Take away context clues, and cities become more interesting matrices—with blank cells to complete—where each of us personalizes how space meets time.

A uniform filter applied to multiple urban scenes can easily warp time and location, and obscure—yet somehow enhance—the reality of place.

This simple premise informs our point of view about city life. For every image, topic or discipline, our values and belief systems inform what we see, especially when familiar guideposts get filtered away.

Remove color, crop, leave only hint and nuance, and the city can become an off-trail place where inquiry is a form of intellectual rescue and rediscovery.

In the ten examples below, five questions set the tone for this rediscovery process:

  • Is it apparent when the photo occured?
  • Is the location clear? If so, is such clarity based on personal familiarity with the location?
  • Is the context of the scene readily understandable? What more would be needed to offer a more complete answer to questions of when and where?
  • Which element of urban life seems the most important to the composition (e.g. safety, environment, mode of transportation, role of public space, public/private interface)?
  • What questions remain?

The answers are for each of us to develop and consider, but one message stands out. Take apart the most fundamental things we see everyday. Inquire, and on the rebound, literally and figuratively, each of us will see things in a whole new light.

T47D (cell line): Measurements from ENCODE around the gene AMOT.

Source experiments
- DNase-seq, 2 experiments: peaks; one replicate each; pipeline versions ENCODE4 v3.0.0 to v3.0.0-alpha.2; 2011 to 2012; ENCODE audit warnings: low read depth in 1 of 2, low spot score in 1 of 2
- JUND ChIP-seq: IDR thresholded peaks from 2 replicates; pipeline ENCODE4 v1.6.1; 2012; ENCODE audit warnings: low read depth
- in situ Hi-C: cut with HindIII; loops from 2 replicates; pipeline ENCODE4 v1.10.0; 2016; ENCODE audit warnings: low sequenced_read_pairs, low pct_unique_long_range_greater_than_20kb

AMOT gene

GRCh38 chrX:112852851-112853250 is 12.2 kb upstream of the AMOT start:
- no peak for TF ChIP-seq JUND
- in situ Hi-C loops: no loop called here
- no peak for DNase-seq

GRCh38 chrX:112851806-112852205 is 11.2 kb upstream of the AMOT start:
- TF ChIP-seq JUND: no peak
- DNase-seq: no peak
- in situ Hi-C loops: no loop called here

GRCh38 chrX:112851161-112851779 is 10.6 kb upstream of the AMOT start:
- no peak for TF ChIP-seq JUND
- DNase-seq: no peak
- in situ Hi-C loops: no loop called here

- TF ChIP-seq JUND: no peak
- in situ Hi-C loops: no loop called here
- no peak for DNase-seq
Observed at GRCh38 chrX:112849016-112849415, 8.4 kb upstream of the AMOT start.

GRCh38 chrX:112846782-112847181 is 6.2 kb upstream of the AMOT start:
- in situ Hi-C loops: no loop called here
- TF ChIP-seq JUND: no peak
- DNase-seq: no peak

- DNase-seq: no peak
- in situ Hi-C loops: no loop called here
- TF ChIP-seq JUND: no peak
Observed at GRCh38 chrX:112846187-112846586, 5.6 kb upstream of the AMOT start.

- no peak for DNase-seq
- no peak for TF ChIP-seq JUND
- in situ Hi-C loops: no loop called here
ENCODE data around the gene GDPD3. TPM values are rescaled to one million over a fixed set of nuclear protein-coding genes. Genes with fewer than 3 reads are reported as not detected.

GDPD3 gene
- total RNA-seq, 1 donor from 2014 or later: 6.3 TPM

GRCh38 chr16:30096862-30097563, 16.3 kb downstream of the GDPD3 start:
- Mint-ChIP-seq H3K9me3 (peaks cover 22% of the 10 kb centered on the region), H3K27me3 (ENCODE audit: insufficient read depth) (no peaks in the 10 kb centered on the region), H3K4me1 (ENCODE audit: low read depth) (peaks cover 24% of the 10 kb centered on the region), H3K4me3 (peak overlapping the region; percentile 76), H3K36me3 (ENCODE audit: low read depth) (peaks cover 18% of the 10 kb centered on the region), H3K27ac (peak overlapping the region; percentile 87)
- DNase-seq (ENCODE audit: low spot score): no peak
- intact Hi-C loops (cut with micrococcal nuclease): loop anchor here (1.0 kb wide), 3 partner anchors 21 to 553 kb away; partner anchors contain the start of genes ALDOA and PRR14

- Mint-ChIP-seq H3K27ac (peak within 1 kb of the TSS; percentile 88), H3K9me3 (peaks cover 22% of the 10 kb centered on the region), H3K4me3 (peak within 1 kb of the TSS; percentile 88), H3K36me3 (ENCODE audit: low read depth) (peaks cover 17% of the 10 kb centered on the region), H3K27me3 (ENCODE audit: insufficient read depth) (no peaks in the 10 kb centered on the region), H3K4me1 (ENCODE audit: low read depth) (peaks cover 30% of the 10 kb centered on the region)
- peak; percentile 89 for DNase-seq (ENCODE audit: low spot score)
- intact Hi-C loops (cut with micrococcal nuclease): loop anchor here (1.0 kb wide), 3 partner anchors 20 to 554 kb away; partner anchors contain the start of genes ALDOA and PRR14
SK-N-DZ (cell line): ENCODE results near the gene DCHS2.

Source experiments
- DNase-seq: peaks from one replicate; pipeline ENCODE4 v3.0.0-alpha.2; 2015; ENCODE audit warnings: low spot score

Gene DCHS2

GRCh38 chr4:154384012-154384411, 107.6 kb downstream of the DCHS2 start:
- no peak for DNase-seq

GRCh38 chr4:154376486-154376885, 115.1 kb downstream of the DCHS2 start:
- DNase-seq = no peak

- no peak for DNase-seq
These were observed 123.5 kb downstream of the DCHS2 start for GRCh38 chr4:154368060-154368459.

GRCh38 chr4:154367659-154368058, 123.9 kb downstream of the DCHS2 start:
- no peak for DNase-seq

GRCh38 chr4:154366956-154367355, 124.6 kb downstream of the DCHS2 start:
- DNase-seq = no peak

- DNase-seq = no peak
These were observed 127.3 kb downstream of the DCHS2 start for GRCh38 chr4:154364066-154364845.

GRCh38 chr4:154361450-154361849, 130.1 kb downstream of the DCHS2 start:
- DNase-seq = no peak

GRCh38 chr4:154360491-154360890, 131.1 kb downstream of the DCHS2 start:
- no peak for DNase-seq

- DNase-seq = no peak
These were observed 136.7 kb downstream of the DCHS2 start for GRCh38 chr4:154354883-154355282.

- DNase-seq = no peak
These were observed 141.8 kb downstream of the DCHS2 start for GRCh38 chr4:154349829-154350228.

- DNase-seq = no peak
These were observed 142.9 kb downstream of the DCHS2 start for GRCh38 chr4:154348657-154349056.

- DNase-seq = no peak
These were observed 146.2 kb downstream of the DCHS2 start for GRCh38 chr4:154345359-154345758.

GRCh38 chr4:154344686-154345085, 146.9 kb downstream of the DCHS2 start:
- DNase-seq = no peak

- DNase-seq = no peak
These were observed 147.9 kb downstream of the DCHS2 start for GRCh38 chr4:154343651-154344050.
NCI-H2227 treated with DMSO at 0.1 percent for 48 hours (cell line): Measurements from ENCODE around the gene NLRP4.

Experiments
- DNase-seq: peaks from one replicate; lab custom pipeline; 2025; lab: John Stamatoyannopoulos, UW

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An interesting footnote: I captured all photos above between 2010 and 2014, on four different continents. During test runs on Facebook, several people commented that most of the photos looked dated, and many did not believe that I was the photographer, nor Lightroom the robber of color.

Perhaps ironically, the city featured the most (Seattle), is barely 160 years old. The second-to-last photo (Jerusalem) belies simultaneous claims of place dating back thousands of years. Yet the antique filter creates equal partners in the rediscovery process.

The other photos show, inter alia, how a shopping gallery floor (Sydney) still projects a historic building’s nineteenth century pattern, how London streets and former Lisbon fairgrounds are both fair game for blended bicycle traffic, and how a classic older car (Minneapolis) can cast a retro-era feel on an entire intersection.

Images composed by the author in London, Jerusalem, Lisbon, Minneapolis, Seattle and Sydney. Click on the image for more detail. © 2009-2014 myurbanist.  All Rights Reserved. Do not copy.

For more information on the role of personal experience in understanding the changing city, see Urbanism Without Effort, an e-book from Island Press.